James was not there when we arrived. Una showed us the house. One side of it was all windows. I didn’t hear what she said though her voice chimed rapidly, as if moved, forming her and around us until it collected its echoes in the other empty glasses behind the frosted panes of the china cupboards over the sofa, the white sofa which sat on a sea of winking hardwood. Seeing it was to desire to lie on it and not keep perked up like an expectation, like a good girl, like Mother said, “Abigail Slimovitzky I wouldn’t let it be true that you would slump like old fish when we are seeing Mrs. Bordello in that good dress, in your dress straight from the store.” The couch was white, some fabric that could hide you soft as Mother’s singing.
I was keeping perked up, but I was thinking about the time we’d been raking leaves in the yard, Mother and me, and made a pile on a canvas by the border of the yard for dad to take to the thickets near the marsh to leave there the leaves the next day. But that same night, storms came from the north, blew the shingles off the southern roof like feathers through a brick wall, blew the leaves off the canvas right across Una Bordello’s lawn.
In the driveway the next day, putting acorns in paths, I saw Una Bordello yell from her driveway, “James! James, you won’t believe what they’ve done.” I was still arranging acorns that uncrossible while after James had seen the diaspora of leaves glowing yellows and dun oranges across the sacred bloom of his lawn when Una came down past the thickets to talk to me. Her voice was like something that is still very loud, something that is amplified by a collusion of colors and missed time. I don’t remember anything she said.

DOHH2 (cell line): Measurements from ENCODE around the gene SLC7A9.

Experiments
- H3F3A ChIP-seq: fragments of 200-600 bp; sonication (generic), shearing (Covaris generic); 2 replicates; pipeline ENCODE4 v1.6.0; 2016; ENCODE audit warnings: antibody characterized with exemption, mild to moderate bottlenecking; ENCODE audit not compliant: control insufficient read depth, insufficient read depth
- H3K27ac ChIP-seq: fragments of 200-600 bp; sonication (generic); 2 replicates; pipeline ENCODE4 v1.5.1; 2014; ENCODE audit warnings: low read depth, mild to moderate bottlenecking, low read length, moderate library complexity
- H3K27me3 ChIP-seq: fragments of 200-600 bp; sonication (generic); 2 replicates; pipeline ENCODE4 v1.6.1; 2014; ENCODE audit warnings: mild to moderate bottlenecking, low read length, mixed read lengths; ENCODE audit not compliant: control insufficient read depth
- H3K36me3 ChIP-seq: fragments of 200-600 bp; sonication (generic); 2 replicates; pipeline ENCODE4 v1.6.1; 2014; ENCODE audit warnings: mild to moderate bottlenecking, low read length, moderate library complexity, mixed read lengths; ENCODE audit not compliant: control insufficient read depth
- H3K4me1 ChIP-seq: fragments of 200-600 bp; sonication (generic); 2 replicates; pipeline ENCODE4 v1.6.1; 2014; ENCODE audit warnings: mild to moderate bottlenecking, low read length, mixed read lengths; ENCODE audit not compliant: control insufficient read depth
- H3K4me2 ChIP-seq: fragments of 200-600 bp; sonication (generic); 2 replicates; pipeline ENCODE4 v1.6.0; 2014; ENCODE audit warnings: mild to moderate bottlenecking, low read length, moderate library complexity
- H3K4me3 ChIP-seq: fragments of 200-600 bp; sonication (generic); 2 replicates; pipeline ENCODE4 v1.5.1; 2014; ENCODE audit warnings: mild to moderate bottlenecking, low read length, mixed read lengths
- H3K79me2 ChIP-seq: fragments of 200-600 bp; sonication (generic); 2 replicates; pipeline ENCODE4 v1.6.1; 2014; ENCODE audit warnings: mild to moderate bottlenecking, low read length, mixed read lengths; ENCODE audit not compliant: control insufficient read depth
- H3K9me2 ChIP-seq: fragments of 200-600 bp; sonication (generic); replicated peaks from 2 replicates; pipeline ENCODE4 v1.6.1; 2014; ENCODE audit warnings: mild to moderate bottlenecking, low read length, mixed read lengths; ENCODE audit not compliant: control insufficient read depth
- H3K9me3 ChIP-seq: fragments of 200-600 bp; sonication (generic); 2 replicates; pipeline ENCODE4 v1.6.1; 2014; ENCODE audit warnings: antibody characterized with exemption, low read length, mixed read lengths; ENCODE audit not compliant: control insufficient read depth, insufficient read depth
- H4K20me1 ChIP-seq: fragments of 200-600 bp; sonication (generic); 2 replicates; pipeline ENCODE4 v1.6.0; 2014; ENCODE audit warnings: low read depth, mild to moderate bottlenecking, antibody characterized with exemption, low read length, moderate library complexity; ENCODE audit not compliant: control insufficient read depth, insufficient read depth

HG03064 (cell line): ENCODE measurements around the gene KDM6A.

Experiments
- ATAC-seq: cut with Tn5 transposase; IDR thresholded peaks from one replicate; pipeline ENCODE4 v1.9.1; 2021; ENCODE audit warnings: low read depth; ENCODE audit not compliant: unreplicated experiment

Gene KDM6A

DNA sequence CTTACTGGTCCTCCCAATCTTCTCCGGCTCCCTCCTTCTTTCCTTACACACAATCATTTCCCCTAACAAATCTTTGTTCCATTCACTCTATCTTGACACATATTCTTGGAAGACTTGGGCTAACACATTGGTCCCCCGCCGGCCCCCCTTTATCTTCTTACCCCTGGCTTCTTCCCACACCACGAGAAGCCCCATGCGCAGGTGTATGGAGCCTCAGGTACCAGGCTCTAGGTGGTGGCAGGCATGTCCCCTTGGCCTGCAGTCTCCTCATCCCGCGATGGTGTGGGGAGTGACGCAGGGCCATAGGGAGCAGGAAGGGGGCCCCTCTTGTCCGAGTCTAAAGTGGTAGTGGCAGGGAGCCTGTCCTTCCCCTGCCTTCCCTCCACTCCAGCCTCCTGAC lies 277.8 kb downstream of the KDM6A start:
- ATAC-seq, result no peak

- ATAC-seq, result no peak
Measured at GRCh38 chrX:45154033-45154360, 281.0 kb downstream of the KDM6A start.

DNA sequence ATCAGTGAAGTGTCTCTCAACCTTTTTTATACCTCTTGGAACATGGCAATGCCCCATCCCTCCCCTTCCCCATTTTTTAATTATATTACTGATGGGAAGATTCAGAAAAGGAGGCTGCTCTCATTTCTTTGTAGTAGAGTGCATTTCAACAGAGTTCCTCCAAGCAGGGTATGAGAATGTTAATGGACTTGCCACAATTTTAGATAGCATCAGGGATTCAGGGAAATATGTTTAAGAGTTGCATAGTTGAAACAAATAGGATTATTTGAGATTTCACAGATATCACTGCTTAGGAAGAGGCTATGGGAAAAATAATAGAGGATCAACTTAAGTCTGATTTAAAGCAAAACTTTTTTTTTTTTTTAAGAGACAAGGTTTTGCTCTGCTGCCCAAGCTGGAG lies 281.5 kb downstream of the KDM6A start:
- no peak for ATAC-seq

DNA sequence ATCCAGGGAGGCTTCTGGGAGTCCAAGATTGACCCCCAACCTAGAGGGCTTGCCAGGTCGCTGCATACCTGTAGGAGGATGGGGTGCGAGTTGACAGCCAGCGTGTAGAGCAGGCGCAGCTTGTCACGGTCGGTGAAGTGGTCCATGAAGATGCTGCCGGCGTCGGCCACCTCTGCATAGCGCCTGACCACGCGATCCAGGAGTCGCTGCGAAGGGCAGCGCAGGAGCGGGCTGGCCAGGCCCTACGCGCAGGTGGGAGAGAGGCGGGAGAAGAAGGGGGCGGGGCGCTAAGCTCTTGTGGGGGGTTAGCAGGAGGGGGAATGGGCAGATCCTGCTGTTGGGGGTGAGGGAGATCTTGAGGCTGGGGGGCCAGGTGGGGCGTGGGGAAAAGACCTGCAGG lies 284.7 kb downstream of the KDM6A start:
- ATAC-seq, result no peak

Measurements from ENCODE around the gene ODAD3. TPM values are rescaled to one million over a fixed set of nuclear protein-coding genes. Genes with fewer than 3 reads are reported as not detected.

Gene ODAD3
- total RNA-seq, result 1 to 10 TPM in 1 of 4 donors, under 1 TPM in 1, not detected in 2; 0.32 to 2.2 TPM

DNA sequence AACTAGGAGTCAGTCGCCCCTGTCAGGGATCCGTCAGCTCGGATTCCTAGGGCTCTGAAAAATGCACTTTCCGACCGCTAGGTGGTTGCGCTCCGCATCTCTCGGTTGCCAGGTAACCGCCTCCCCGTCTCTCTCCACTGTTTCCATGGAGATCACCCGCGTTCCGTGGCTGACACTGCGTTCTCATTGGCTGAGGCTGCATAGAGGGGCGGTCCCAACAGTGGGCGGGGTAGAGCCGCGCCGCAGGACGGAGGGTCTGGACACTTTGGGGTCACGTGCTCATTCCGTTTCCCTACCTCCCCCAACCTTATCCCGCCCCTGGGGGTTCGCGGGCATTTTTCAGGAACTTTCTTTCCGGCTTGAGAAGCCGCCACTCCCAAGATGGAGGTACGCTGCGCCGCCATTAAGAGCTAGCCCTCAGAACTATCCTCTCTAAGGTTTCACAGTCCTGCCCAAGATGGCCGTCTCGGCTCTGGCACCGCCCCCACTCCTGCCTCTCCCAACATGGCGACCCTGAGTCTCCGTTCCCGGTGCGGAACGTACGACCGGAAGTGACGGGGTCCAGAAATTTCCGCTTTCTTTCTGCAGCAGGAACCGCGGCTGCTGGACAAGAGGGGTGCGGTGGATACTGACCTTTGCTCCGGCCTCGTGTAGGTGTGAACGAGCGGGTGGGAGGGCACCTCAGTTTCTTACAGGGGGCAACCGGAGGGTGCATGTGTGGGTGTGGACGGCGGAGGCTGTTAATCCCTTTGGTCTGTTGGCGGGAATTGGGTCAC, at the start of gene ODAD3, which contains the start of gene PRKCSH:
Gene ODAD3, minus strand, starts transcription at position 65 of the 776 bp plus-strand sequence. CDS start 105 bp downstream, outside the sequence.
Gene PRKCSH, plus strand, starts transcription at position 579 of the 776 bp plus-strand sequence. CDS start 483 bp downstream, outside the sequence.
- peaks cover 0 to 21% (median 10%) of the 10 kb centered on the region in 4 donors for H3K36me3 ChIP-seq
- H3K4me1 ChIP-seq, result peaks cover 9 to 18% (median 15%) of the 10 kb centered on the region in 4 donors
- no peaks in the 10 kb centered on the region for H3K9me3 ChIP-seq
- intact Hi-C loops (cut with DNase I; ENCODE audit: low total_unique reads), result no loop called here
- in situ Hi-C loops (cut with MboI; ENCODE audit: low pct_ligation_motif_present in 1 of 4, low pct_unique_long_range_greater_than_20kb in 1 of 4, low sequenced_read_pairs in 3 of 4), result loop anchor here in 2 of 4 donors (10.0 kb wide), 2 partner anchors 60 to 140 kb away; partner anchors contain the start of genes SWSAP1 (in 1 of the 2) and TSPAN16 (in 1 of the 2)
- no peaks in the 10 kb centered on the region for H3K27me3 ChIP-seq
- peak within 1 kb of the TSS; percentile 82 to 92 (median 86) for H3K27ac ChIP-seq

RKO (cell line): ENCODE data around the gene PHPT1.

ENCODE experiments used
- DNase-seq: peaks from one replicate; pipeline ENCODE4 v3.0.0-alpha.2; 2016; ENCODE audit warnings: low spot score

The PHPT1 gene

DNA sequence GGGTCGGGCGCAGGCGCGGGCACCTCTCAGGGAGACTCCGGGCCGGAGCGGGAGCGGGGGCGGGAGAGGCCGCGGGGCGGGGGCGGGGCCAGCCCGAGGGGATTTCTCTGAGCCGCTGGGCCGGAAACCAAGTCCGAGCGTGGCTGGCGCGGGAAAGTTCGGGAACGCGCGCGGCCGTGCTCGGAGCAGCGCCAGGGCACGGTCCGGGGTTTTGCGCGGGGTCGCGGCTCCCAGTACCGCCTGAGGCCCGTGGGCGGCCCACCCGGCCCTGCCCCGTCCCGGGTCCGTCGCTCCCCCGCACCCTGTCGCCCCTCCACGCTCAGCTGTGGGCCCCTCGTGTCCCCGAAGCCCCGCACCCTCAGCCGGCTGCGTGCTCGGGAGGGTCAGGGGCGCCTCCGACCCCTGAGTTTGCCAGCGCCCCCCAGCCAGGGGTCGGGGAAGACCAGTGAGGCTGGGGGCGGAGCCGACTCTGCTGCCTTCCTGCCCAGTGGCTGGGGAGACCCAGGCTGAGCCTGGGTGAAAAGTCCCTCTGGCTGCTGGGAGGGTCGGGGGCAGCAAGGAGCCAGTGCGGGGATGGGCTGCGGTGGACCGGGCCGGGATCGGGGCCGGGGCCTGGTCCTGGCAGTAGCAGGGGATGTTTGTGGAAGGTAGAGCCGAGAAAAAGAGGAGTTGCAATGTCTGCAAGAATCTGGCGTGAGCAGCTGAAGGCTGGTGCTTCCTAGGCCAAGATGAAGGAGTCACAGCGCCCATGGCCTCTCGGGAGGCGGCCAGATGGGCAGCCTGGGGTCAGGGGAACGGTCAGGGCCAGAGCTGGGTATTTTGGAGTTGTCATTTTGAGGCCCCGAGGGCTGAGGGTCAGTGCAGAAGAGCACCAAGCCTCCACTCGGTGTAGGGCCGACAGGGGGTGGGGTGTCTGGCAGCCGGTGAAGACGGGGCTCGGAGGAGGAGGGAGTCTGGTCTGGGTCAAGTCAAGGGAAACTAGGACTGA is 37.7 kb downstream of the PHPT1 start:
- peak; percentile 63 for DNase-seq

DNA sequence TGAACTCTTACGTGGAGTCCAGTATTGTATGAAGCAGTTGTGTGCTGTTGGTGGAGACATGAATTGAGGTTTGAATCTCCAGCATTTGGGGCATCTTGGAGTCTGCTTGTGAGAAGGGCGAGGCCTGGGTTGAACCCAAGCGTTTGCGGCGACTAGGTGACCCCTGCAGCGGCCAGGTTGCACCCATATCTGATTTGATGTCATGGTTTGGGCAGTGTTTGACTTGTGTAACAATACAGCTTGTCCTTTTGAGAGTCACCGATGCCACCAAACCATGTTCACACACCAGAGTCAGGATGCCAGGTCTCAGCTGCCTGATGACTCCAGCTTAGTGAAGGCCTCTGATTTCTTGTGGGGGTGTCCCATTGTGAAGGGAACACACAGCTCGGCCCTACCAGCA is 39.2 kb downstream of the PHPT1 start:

Joshua Krugman is a writer and composer from Sunderland, Massachusetts. He has been schooled at Deerfield Academy in Deerfield Massachusetts and Wesleyan University in Middletown Connecticut. He has worked as a cook, a writer, a musician, and a fieldhand. He enjoys a daily meditation practice.
BY DAVID SHERMAN
I had just started my third year teaching piano to the Howard kids. Every Monday after school I would drive to their oversized house in one of the wealthier suburbs of the city. Sam was now 15 years old and could have been quite a reasonable pianist if he actually put any time into it. Andréa was four years younger. She was entering her experimental phase: different hair, nails, outfits depending on the week. She didn’t have much facility for the instrument, though. Three years of watching her struggle without making progress was a pretty painful way to spend a Monday afternoon. It was not just that she would never play an F-sharp or count, but that sure was part of it.
Especially now that the kids were older, I rarely saw either parent. They would leave a check for me on the piano with an occasional note about scheduling. To help pass the time, especially during the tedium of Andrea’s lesson, I would often wander around the living room, the kitchen and this little study area calling out from time to time, “That‘s coming. Try it again.”